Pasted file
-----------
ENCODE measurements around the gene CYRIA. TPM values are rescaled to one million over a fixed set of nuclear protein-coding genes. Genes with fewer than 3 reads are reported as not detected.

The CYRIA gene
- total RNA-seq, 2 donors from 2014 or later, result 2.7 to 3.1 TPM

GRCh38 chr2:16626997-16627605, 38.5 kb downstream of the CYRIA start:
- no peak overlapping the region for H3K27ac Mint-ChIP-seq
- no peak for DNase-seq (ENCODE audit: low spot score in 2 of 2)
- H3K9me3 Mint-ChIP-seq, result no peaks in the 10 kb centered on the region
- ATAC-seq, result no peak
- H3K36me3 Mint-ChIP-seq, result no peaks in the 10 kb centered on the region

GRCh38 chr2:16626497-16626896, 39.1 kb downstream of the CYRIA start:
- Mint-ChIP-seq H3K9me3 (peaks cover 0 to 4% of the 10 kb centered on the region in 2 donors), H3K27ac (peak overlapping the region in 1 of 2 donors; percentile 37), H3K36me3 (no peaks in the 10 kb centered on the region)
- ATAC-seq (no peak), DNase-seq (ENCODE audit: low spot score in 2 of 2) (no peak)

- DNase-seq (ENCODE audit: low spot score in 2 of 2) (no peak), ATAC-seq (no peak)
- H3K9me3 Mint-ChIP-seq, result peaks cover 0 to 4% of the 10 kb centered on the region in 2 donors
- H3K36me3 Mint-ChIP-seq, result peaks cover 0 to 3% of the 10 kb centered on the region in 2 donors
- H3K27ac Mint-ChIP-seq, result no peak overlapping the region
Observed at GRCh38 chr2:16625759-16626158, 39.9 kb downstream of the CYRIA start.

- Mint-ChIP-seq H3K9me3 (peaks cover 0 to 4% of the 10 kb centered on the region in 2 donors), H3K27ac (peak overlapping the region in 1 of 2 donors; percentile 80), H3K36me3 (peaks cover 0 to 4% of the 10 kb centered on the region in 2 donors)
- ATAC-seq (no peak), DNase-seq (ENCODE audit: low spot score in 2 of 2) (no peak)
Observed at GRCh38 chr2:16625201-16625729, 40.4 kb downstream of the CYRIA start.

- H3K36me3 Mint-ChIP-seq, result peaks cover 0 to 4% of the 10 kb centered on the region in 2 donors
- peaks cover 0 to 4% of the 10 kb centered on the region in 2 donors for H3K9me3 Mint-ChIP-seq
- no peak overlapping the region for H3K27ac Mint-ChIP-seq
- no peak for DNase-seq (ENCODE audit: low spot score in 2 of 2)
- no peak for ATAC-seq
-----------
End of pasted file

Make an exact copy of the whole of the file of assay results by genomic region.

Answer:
ENCODE measurements around the gene CYRIA. TPM values are rescaled to one million over a fixed set of nuclear protein-coding genes. Genes with fewer than 3 reads are reported as not detected.

The CYRIA gene
- total RNA-seq, 2 donors from 2014 or later, result 2.7 to 3.1 TPM

GRCh38 chr2:16626997-16627605, 38.5 kb downstream of the CYRIA start:
- no peak overlapping the region for H3K27ac Mint-ChIP-seq
- no peak for DNase-seq (ENCODE audit: low spot score in 2 of 2)
- H3K9me3 Mint-ChIP-seq, result no peaks in the 10 kb centered on the region
- ATAC-seq, result no peak
- H3K36me3 Mint-ChIP-seq, result no peaks in the 10 kb centered on the region

GRCh38 chr2:16626497-16626896, 39.1 kb downstream of the CYRIA start:
- Mint-ChIP-seq H3K9me3 (peaks cover 0 to 4% of the 10 kb centered on the region in 2 donors), H3K27ac (peak overlapping the region in 1 of 2 donors; percentile 37), H3K36me3 (no peaks in the 10 kb centered on the region)
- ATAC-seq (no peak), DNase-seq (ENCODE audit: low spot score in 2 of 2) (no peak)

- DNase-seq (ENCODE audit: low spot score in 2 of 2) (no peak), ATAC-seq (no peak)
- H3K9me3 Mint-ChIP-seq, result peaks cover 0 to 4% of the 10 kb centered on the region in 2 donors
- H3K36me3 Mint-ChIP-seq, result peaks cover 0 to 3% of the 10 kb centered on the region in 2 donors
- H3K27ac Mint-ChIP-seq, result no peak overlapping the region
Observed at GRCh38 chr2:16625759-16626158, 39.9 kb downstream of the CYRIA start.

- Mint-ChIP-seq H3K9me3 (peaks cover 0 to 4% of the 10 kb centered on the region in 2 donors), H3K27ac (peak overlapping the region in 1 of 2 donors; percentile 80), H3K36me3 (peaks cover 0 to 4% of the 10 kb centered on the region in 2 donors)
- ATAC-seq (no peak), DNase-seq (ENCODE audit: low spot score in 2 of 2) (no peak)
Observed at GRCh38 chr2:16625201-16625729, 40.4 kb downstream of the CYRIA start.

- H3K36me3 Mint-ChIP-seq, result peaks cover 0 to 4% of the 10 kb centered on the region in 2 donors
- peaks cover 0 to 4% of the 10 kb centered on the region in 2 donors for H3K9me3 Mint-ChIP-seq
- no peak overlapping the region for H3K27ac Mint-ChIP-seq
- no peak for DNase-seq (ENCODE audit: low spot score in 2 of 2)
- no peak for ATAC-seq